of the research they were currently conducting or managing to have “dual use potential”2

Another way to consider whether scientists are carrying out dual use research is to focus on particular types of experiments that seem most likely to raise issues relative to the potential for misuse. This approach was recommended by the Fink committee in its National Research Council (NRC) report, Biotechnology Research in an Age of Terrorism:

The Committee identified seven classes of experiments that it believes illustrate the types of endeavors or discoveries that will require review and discussion by informed members of the scientific and medical community before they are undertaken or, if carried out, before they are published in full detail. These categories represent experiments that are feasible with existing knowledge and technologies or with advances that the Committee could anticipate occurring in the near future (NRC 2004a:113).

The National Science Advisory Board for Biosecurity (NSABB), building on the Fink report, adopted a similar list of seven categories of experiments (see Box 1-2), which focus on microbial threats (NRC 2004a). Since this is the list that would form the basis for the policies recommended by the NSABB for all federally funded dual use research of concern (NSABB 2007), the committee wanted to learn how many of the respondents were conducting this type of research. Because the level of awareness of the NSABB list among the U.S. scientific community is not known, the question was prefaced with the following introduction:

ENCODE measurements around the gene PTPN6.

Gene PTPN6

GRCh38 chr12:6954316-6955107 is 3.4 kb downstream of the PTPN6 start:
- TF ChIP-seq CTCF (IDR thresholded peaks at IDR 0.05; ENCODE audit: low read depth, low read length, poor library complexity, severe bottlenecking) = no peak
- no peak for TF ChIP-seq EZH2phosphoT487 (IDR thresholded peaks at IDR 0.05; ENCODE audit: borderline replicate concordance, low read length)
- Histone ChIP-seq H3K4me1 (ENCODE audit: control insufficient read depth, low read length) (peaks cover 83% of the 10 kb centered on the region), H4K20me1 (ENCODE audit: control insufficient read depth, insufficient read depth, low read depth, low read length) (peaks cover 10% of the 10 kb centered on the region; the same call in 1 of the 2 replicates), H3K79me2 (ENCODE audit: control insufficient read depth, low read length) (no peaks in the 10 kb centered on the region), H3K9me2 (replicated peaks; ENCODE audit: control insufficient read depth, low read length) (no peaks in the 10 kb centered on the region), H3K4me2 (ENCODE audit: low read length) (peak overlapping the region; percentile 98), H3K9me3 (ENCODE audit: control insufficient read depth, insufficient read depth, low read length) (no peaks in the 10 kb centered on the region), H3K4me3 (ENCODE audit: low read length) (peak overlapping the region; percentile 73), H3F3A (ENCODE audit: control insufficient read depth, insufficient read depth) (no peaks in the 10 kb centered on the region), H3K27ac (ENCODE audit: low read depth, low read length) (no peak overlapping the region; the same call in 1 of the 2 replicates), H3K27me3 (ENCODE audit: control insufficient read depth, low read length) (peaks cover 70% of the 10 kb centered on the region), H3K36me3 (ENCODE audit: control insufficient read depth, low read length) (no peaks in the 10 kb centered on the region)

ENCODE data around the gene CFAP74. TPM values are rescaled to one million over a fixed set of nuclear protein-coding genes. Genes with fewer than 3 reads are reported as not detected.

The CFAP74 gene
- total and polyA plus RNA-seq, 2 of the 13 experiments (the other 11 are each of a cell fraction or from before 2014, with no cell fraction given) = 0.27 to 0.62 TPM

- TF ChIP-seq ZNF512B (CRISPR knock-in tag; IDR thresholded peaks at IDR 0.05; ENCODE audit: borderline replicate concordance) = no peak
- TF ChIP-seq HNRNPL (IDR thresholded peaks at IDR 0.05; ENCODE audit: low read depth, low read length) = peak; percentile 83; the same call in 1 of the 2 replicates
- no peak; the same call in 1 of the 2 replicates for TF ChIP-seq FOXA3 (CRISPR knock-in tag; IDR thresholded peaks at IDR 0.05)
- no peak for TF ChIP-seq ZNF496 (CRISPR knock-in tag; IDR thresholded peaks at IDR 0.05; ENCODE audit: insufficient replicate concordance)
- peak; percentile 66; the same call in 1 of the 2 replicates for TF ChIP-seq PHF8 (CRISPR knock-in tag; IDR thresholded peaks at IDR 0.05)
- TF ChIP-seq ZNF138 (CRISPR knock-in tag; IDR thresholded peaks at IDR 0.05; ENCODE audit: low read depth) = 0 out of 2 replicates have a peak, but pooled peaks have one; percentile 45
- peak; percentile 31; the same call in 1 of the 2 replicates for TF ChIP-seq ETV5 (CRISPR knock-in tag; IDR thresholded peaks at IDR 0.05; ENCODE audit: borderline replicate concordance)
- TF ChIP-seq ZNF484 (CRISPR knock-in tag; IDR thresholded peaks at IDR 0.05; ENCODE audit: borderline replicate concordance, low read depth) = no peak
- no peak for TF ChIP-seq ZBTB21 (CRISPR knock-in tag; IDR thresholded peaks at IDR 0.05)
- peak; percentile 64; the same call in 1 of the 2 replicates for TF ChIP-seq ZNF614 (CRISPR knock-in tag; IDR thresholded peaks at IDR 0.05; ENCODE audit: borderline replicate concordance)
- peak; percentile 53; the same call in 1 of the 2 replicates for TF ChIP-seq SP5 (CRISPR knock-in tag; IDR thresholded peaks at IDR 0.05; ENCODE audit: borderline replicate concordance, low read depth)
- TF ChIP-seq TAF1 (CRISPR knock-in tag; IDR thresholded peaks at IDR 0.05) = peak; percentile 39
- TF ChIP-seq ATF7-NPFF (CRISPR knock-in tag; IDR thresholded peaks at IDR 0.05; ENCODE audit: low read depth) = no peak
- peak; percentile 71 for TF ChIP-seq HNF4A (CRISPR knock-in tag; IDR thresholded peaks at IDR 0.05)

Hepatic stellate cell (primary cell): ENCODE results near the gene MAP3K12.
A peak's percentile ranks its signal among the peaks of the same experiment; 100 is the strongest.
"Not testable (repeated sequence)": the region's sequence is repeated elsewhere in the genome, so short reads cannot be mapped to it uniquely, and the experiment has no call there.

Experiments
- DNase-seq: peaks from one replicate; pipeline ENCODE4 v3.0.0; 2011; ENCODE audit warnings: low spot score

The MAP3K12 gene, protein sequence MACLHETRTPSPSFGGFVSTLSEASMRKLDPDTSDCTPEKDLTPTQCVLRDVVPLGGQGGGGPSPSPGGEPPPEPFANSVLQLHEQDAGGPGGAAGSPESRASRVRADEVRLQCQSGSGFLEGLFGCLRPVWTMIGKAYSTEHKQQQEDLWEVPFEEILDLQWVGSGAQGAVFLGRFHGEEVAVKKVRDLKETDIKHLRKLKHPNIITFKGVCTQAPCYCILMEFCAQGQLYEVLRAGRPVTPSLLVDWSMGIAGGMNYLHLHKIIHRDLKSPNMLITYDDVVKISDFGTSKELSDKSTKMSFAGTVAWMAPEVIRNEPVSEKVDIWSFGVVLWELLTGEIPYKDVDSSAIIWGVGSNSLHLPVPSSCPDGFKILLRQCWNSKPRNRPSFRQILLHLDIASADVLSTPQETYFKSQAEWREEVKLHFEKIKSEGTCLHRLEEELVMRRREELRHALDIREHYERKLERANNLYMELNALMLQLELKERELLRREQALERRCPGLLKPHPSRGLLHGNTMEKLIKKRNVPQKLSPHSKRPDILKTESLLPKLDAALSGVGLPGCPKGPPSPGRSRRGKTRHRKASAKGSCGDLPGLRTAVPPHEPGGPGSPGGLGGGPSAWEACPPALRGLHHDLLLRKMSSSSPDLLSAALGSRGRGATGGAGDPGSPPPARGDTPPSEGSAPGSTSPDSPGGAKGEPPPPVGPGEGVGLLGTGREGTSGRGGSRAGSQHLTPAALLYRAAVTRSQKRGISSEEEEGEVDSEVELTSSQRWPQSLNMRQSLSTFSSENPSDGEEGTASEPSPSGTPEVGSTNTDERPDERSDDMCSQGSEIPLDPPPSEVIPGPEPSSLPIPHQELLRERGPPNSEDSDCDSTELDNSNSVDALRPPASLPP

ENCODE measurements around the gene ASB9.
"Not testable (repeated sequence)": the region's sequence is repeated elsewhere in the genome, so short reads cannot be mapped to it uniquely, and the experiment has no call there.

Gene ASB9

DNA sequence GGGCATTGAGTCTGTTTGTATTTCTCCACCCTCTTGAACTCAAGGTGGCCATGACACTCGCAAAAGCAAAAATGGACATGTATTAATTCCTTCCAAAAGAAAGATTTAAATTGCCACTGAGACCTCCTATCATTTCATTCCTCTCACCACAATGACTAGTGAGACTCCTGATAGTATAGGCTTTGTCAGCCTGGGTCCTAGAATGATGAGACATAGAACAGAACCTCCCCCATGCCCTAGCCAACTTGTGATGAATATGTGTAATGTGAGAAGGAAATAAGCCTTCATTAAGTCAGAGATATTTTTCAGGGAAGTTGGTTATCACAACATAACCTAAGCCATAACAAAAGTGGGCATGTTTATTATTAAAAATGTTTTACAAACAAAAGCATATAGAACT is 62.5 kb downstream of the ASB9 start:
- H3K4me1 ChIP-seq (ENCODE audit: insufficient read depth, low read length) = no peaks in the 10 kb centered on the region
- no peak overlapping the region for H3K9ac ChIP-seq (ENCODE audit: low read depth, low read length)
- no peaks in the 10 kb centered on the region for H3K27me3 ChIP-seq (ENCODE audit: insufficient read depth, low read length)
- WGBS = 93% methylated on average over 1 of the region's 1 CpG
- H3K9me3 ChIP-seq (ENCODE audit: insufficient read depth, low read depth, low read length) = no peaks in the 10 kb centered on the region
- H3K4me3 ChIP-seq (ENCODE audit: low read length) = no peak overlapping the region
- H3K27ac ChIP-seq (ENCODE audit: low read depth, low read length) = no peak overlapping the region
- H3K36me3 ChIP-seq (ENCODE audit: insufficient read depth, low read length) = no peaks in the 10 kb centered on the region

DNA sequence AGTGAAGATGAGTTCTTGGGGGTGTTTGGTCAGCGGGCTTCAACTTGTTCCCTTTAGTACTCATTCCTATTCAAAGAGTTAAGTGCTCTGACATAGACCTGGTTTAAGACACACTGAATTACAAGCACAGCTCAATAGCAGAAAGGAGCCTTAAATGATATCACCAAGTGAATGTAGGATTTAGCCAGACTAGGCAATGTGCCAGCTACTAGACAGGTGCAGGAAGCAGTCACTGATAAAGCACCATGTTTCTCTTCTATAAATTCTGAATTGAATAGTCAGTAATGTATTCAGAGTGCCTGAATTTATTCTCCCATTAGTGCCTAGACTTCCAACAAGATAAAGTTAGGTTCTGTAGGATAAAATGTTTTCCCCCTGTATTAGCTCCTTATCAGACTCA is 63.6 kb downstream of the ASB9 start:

The National Science Advisory Board for Biosecurity (NSABB) has identified a subset of life sciences research that they believe may be worthwhile but may also need special review. Such research includes experiments designed to (1) enhance the harmful consequences of a biological agent or toxin; (2) disrupt immunity or the effectiveness of an immunization without clinical and/or agricultural justification; (3) confer to a biological agent or toxin, resistance to clinically and/or agriculturally useful prophylactic or therapeutic interventions against that agent or toxin, or facilitate their ability to evade detection methodologies; (4) increase the stability, transmissibility, or the ability to disseminate a biological agent or toxin; (5) alter the host range or tropism of a biological agent or toxin; (6) enhance the susceptibility of a host population; and (7) generate a novel pathogenic agent or toxin, or reconstitute an eradicated or extinct biological agent (NSABB 2006).3


This question was only asked of respondents who were currently conducting or managing research.


These were the categories specified by the NSABB at the time of the survey.

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